Today is World Tuberculosis (TB) Day. It is a day when the whole world is reminded of the menace that TB continues to exert on human populations despite the existence of effective control interventions. The theme for this year’s World TB Day is “Innovation”. The slogan is “On the move against tuberculosis”.
TB remains a communicable disease of major public health concern in the African Region. Africa, with approximately 12% of the world population, disproportionately accounts for at least 22% of new TB cases every year. The African Region has the highest TB notification rate per 100 000 population. In the Region, only about 47% of estimated new TB cases in the population are identified and, of these, only 79% complete their treatment. In 2008, only 12 countries in the Region reached the internationally-recommended target of identification of at least 70% of estimated new cases while 13 countries attained the internationally-recommended treatment completion target of 85%.
On average, 35% of all TB patients in the Region are also infected with HIV. This dual infection makes TB one of the highest killers of adults living with HIV, with estimates nearing about 40% of all deaths in HIV-infected adults. The spread of TB has been complicated by the emergence of drug-resistant strains, known as Multidrug-Resistant TB (MDR-TB) and Extensively Drug-Resistant TB (XDR-TB). TB cases caused by drug-resistant strains are difficult to treat. Although the true burden of drug-resistant TB is not known, cases have been identified in all countries where surveys have been undertaken. To date, 33 countries in the Region have reported at least one case of MDR-TB and eight of them have reported at least one case of XDR-TB.
A major impediment to accelerated scale up of control activities is the weakness of health systems in countries in our Region. Government funding for TB control activities is generally inadequate; quality-assured TB laboratory networks are scarce, thus limiting access to diagnostic capacity; trained personnel to deliver quality TB services are in limited numbers; recording and reporting systems for monitoring disease trends and assessing the impact of interventions and financial flows are weak.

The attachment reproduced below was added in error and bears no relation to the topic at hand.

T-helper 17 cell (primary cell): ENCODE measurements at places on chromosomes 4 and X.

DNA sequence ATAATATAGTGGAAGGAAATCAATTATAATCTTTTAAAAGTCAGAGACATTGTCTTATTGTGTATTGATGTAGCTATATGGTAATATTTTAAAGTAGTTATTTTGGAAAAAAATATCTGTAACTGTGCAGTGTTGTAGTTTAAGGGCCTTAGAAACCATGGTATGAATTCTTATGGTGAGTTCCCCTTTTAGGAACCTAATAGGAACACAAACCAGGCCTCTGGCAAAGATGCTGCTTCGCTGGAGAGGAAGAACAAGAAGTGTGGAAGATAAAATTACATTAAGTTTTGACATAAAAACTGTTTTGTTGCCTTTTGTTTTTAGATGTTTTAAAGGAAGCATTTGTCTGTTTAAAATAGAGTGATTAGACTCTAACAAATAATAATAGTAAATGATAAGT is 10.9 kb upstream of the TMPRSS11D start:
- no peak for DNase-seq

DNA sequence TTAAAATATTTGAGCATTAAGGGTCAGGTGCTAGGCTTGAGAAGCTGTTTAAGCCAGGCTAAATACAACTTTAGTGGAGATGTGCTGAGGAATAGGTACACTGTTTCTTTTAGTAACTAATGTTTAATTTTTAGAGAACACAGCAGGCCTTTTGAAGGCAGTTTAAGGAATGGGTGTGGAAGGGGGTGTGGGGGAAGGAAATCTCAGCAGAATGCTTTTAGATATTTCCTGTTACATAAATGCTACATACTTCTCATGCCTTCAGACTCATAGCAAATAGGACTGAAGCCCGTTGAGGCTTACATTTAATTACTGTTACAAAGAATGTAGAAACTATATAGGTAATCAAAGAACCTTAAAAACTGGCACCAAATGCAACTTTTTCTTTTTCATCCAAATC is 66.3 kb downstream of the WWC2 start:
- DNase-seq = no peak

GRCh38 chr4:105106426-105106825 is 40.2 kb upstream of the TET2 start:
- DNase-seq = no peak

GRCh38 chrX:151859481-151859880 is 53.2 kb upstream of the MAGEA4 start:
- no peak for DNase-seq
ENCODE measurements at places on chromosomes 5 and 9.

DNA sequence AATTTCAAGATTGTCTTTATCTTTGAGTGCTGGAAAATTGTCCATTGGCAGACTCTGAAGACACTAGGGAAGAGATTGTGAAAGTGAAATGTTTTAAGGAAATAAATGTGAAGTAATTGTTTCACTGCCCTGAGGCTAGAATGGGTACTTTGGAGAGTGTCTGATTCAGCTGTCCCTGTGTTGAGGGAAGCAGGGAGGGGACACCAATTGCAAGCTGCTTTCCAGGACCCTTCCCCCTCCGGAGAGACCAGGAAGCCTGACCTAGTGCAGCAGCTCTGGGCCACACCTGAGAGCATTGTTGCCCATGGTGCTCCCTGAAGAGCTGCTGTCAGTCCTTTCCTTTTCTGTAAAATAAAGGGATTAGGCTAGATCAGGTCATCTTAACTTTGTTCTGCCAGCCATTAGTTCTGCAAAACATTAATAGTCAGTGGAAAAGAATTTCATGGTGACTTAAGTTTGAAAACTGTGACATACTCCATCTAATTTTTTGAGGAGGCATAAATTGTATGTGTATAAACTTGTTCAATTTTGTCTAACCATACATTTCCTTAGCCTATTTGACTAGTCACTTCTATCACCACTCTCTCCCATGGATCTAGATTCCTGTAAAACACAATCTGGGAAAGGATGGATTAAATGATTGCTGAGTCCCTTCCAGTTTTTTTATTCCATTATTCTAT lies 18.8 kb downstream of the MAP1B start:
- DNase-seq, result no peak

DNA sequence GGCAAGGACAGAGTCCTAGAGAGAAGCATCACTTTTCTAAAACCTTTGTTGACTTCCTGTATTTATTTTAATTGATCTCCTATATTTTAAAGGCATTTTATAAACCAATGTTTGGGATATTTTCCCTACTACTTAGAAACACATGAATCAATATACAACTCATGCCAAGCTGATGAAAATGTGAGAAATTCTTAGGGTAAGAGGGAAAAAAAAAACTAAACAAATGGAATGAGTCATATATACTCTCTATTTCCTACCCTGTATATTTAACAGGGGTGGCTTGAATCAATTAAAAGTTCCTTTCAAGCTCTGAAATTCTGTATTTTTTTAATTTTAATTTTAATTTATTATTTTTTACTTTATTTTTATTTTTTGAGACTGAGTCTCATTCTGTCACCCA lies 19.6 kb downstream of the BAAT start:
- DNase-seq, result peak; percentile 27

The theme and the slogan of World TB Day 2010 respond directly to the need to accelerate our efforts towards greater community involvement and increased research with a view to ensuring better and more accurate diagnostic methods and access to treatment, including treatment of drug-resistant cases.
To this end, WHO and partners are supporting research for the development of new diagnostic tools and medicines to speed up case identification and shorten the duration of treatment.
I would like to use this occasion to call on national authorities to mobilize additional resources for TB control from government, the private sector and other partners. This could be facilitated through the establishment of national Stop TB Partnerships.
Governments, nongovernmental organisations, community-based organisations, prison and military services, and other partners should all collaborate to ensure uninterrupted availability of quality-assured first and second line anti-TB medicines. They should also facilitate testing of all TB patients for HIV and linking of all HIV co-infected patients to HIV/AIDS care services especially for antiretroviral treatment and co-trimoxazole preventive treatment in line with WHO guidelines. It is also essential for all countries to establish and scale up management of drug-resistant TB as part of basic TB control programme activities. All HIV care providers should facilitate screening of their patients for TB to ensure that those who are infected receive the benefit of early diagnosis and treatment.
National authorities and all health care providers should engage communities and civil society to enable them to refer people with symptoms of TB for examination and also to supervise patients on treatment, increase treatment adherence, reduce the number of patients who do not complete treatment and, ultimately, reduce death rates through timely diagnosis and quality treatment. The general public should also take responsibility for reporting at a health facility for examination and treatment when they develop cough or are otherwise unwell.
With only five years to go before the MDG target year, these and many other actions are urgently needed to ensure progress in TB control in the African Region. National governments and collaborating partners should join hands in the renewed fight against TB in our Region.
I am convinced that, together, we can make a big difference and that, through our collective efforts, TB will cease to be a public health problem in Africa.
Together, let us all use greater Innovation to move against TB this year.